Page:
August 2005 -- The U.S. Department of Agriculture (USDA) held a meeting of the National Wildlife Services Advisory Committee June 21-23 at the USDA?s National Wildlife Research Center in Fort Collins, Colo. Two sheep industry representatives, Nina Baucus, a Montana rancher, and Maurice Shelton, Ph.D., a Texas rancher and past Texas A&M educator, formally participated in the meeting.
?The reason the meeting was held in Fort Collins, as opposed to Washington, D.C., was so that our committee could tour the research facility and see the kind of work being done. Many don?t realize what all goes on there,? says Baucus.
Their focus for this meeting was on policies, program issues and research activities within Wildlife Services.
Members of the committee advise the secretary of agriculture on USDA?s Animal and Plant Health Inspection Service?s Wildlife Services program activities, research and policies. They also serve as a public forum enabling those affected by the wildlife services program to have a voice in the program?s policies. The diverse membership of the committee represents the many cooperators in the Wildlife Services program, from airport officials to sunflower and sheep producers, as well as animal rights/welfare organizations.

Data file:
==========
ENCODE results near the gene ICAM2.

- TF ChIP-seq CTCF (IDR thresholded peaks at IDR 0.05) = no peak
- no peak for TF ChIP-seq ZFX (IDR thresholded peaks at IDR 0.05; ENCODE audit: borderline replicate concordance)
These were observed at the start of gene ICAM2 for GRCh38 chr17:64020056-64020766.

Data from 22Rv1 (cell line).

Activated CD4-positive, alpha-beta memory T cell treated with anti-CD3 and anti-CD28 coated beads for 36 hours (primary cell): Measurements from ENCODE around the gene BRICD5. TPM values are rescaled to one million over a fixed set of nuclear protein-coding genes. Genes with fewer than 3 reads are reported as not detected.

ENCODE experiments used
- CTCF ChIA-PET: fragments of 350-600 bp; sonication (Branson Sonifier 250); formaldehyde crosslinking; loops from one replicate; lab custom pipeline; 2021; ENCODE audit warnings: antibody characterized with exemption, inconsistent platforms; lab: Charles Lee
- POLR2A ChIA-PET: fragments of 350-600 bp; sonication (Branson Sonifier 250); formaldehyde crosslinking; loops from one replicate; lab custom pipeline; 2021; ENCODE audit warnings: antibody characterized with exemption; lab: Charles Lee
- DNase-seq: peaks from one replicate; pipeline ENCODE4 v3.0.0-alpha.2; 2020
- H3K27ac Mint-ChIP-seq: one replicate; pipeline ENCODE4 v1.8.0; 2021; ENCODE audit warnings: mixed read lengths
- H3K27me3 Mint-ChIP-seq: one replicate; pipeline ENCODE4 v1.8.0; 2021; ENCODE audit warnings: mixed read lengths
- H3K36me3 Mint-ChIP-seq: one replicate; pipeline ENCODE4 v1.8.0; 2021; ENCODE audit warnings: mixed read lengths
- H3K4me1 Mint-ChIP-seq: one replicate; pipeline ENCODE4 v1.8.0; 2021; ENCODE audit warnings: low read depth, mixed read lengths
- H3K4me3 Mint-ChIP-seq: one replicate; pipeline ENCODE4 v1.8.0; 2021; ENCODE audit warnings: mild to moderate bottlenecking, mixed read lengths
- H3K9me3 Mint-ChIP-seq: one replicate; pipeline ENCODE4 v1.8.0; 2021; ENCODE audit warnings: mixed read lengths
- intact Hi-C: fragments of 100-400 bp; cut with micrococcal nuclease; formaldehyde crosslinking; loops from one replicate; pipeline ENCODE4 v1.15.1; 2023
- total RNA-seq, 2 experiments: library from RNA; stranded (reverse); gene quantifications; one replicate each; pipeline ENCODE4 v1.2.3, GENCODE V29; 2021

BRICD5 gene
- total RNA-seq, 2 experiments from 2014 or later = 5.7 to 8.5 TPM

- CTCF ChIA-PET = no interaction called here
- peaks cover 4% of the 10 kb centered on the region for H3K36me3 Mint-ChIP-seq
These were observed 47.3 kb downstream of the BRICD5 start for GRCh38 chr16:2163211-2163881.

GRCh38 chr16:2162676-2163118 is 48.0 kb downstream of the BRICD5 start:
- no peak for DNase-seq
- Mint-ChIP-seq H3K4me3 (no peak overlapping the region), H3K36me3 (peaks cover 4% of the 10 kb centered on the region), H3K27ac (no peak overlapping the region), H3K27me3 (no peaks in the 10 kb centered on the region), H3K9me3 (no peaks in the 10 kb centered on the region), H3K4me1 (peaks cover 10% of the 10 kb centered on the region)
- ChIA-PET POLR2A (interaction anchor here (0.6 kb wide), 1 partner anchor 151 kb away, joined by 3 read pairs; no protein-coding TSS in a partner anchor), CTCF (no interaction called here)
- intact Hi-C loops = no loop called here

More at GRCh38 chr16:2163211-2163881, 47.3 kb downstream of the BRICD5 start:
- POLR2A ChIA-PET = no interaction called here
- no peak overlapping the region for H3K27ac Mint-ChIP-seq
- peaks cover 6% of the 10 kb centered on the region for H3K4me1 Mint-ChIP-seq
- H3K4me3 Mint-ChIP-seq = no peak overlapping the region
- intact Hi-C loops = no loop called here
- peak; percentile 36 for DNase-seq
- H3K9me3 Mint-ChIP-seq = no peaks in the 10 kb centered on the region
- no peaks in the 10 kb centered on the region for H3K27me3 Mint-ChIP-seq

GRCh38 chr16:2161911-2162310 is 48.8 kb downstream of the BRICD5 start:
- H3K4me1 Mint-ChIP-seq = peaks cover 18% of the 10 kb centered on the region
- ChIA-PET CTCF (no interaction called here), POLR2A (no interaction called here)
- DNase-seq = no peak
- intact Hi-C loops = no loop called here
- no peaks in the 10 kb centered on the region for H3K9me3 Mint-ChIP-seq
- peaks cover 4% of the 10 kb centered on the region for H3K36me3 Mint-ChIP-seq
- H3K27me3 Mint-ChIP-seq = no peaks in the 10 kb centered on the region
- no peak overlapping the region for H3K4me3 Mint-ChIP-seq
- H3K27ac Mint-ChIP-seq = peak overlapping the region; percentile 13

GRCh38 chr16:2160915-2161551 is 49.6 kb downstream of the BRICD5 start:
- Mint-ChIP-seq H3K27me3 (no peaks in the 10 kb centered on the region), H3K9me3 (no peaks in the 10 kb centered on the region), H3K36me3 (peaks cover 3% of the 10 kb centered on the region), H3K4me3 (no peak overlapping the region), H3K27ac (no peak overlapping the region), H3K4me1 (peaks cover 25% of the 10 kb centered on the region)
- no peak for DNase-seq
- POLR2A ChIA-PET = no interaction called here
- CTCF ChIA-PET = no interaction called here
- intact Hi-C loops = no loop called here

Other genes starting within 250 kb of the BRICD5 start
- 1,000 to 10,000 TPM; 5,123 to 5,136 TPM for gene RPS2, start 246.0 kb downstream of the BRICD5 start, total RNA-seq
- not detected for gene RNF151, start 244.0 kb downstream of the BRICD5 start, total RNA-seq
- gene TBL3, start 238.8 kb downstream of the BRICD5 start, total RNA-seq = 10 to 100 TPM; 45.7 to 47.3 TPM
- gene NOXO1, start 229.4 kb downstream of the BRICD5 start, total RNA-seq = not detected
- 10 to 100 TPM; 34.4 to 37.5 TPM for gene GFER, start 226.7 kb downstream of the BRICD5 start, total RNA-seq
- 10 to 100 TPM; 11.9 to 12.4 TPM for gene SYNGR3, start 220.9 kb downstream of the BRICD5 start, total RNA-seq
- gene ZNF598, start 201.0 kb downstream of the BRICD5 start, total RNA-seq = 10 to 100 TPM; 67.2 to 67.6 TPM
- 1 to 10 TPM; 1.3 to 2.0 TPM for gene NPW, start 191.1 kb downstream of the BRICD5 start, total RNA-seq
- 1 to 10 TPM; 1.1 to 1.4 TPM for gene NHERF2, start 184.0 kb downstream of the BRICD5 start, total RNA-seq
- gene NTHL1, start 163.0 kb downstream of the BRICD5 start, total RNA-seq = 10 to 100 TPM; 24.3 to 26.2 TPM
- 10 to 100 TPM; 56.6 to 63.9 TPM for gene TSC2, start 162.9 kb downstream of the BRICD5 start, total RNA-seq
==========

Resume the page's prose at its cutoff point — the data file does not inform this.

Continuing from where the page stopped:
Baucus says that many topics were covered during the meeting, such as non-lethal methods for dealing with predators, damage of urban settings caused by wildlife, financial shortages for field work, safeguards for the importation of animals and a national wildlife disease-strategy program. The committee?s full recommendations to the secretary of agriculture will soon be available to the American Sheep Industry Association (ASI).
Baucus is involved in all phases of her family owned sheep, cattle and goat operation. She has served on the ASI executive board, on numerous committees of the Montana Wool Growers Association and as chairman of the Governor?s Advisory Committee ? Private Lands/Public Wildlife.
Shelton has dealt with depredation for more than 50 years on animals from his own ranch and through the experiences of other ranchers, as well as with the flocks and herds owned by the Texas Agricultural Extension Station. He has conducted research and participated in educational programs relating to prevention of predation and served on the editorial committee for a special edition of the Sheep and Goat Research Journal: Predation.